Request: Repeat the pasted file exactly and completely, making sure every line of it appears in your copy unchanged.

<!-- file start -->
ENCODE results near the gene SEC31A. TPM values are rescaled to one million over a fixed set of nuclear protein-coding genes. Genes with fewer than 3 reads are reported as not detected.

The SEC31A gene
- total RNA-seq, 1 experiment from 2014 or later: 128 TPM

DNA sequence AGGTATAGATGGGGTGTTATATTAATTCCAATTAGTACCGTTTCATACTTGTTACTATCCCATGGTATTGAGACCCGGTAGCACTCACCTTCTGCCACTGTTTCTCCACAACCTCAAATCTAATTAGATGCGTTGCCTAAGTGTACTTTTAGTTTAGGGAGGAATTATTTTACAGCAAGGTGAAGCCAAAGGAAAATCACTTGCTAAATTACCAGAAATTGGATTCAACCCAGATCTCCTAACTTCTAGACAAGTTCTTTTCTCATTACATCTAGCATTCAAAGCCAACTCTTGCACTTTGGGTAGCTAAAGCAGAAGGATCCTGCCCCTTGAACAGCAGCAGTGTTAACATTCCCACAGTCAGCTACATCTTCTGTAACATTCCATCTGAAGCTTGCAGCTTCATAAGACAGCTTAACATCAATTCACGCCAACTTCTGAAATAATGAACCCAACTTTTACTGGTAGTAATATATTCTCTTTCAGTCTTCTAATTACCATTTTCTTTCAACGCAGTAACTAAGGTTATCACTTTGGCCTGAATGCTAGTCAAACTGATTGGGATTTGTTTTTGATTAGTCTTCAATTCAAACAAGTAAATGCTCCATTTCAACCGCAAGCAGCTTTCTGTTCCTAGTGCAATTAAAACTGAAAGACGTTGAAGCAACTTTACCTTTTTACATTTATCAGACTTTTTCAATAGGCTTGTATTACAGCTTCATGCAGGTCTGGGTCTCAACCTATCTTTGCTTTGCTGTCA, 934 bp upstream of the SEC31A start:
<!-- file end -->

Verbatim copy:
ENCODE results near the gene SEC31A. TPM values are rescaled to one million over a fixed set of nuclear protein-coding genes. Genes with fewer than 3 reads are reported as not detected.

The SEC31A gene
- total RNA-seq, 1 experiment from 2014 or later: 128 TPM

DNA sequence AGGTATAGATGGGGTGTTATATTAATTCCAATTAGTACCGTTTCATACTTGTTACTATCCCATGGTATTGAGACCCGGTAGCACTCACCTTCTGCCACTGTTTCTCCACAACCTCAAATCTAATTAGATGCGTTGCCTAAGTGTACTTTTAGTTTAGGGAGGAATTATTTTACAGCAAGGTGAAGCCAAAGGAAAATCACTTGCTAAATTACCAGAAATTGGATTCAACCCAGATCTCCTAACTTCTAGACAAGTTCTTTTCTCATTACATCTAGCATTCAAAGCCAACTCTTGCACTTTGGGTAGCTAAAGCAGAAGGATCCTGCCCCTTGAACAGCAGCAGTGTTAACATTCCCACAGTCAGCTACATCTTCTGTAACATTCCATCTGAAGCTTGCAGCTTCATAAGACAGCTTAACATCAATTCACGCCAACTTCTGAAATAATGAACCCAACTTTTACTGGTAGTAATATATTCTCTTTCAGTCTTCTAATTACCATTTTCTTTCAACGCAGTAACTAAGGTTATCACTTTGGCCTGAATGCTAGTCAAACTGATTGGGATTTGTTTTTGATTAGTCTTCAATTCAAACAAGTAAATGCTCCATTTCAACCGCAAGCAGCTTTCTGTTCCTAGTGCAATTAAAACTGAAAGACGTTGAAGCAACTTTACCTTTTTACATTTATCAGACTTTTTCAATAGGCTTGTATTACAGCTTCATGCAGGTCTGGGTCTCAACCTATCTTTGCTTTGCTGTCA, 934 bp upstream of the SEC31A start: